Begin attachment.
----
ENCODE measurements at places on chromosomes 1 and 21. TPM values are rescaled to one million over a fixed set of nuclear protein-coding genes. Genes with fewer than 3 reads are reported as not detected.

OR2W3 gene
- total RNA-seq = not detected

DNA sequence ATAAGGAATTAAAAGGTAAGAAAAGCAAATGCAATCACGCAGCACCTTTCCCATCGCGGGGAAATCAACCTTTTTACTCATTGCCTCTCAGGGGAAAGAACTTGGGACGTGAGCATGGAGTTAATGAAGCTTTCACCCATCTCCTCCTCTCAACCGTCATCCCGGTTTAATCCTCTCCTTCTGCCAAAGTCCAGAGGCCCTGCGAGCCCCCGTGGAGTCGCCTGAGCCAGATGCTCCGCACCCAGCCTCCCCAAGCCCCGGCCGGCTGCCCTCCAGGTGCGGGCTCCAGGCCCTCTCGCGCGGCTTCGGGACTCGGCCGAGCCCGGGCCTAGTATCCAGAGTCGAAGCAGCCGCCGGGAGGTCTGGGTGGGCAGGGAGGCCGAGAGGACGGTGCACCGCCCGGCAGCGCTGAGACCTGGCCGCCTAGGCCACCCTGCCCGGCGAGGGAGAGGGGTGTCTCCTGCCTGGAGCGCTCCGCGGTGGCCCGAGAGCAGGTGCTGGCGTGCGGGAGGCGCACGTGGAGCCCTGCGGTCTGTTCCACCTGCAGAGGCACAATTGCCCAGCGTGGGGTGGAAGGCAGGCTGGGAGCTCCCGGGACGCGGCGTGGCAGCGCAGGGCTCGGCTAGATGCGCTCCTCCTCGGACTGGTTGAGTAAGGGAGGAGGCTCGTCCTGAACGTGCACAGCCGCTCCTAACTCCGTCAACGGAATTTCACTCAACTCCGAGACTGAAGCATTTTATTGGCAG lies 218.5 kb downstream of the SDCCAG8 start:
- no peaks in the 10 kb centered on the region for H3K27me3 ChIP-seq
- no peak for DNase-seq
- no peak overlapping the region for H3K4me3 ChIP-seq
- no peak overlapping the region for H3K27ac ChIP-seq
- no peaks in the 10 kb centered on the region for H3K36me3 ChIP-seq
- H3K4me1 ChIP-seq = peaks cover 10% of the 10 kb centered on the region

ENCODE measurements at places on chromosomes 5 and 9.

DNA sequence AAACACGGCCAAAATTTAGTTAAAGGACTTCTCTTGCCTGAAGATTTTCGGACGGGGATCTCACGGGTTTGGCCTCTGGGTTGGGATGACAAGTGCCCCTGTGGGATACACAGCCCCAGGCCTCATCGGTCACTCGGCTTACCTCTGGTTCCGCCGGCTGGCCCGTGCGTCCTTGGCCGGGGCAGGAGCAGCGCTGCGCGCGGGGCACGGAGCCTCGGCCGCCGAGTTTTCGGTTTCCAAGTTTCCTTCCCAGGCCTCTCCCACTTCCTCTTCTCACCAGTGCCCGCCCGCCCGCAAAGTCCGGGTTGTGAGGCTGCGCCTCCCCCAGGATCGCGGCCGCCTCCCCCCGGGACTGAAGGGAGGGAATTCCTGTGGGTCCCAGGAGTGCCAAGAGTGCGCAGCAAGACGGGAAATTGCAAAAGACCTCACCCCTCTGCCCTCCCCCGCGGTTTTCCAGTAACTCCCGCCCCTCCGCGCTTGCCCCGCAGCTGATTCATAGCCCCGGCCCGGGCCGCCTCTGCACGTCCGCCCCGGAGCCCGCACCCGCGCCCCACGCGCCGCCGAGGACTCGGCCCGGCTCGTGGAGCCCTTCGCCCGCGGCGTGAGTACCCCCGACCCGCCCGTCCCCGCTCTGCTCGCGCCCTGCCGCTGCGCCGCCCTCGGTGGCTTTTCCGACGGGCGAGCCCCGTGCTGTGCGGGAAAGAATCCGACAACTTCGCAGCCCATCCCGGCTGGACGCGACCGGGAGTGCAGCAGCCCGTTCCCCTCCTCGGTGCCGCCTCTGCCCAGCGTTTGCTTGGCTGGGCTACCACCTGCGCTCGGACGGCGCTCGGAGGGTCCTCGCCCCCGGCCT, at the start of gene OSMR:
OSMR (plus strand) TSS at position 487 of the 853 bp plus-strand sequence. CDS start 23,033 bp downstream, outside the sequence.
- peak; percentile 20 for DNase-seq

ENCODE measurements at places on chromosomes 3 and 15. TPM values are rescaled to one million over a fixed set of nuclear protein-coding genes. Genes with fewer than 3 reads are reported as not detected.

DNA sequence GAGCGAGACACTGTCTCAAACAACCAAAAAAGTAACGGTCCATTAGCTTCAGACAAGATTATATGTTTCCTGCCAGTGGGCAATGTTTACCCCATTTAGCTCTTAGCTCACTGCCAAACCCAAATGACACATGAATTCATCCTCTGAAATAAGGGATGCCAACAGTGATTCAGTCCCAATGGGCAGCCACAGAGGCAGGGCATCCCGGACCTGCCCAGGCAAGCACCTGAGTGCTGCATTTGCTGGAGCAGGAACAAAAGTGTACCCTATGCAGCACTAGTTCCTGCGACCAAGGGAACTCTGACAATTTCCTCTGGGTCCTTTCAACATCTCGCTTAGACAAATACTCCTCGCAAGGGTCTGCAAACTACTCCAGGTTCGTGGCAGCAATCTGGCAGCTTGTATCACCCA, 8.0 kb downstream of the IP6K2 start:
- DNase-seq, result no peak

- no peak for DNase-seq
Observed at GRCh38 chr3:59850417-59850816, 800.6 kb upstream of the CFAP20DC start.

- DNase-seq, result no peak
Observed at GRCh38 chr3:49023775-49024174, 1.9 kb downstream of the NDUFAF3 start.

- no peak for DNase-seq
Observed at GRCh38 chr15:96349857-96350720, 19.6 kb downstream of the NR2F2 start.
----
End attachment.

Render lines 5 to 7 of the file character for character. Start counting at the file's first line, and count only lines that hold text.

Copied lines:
- no peaks in the 10 kb centered on the region for H3K27me3 ChIP-seq
- no peak for DNase-seq
- no peak overlapping the region for H3K4me3 ChIP-seq